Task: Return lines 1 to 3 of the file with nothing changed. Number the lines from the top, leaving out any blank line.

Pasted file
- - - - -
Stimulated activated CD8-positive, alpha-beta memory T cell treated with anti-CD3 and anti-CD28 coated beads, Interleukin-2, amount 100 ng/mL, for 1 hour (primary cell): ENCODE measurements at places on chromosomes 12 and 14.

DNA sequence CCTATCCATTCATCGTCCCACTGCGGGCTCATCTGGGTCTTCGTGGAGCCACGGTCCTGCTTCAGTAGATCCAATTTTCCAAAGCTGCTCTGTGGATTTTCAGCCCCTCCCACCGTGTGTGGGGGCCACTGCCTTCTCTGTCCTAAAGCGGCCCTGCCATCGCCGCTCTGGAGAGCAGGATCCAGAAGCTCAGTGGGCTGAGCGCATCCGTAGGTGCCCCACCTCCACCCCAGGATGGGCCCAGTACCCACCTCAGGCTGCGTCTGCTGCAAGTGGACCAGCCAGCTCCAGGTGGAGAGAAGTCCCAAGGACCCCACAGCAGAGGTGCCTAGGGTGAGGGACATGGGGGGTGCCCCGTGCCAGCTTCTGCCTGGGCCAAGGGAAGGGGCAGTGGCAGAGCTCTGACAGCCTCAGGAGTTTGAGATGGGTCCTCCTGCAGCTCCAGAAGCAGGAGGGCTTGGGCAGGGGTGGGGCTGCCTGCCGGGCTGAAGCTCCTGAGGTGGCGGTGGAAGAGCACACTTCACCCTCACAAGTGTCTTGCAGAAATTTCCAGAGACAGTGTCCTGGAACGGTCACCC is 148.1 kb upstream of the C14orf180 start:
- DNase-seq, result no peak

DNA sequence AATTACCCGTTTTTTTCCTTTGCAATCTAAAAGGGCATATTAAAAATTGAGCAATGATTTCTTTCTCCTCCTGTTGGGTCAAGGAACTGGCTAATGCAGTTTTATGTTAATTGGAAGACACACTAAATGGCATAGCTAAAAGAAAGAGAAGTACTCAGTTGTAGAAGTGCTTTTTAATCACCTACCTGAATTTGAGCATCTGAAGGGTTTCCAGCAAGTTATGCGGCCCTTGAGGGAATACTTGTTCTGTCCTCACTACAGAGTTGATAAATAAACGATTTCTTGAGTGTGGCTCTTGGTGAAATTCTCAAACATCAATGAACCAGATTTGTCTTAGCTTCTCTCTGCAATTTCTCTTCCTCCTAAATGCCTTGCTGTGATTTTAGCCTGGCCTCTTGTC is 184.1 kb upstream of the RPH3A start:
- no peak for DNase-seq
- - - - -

Stimulated activated CD8-positive, alpha-beta memory T cell treated with anti-CD3 and anti-CD28 coated beads, Interleukin-2, amount 100 ng/mL, for 1 hour (primary cell): ENCODE measurements at places on chromosomes 12 and 14.

DNA sequence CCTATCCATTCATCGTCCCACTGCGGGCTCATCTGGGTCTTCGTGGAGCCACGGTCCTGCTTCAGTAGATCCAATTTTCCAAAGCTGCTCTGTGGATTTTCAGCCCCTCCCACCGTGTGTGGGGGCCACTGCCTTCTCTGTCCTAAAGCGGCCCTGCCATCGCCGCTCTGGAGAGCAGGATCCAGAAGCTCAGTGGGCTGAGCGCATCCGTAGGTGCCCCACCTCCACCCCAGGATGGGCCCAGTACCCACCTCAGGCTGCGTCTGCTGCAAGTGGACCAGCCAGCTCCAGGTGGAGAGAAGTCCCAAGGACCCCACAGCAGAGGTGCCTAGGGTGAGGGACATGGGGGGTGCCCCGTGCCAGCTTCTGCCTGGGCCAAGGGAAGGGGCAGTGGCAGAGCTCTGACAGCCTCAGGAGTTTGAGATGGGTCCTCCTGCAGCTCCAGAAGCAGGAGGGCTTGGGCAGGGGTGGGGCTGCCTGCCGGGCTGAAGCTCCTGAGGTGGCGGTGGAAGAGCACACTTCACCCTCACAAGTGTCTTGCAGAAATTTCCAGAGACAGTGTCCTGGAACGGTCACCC is 148.1 kb upstream of the C14orf180 start:
- DNase-seq, result no peak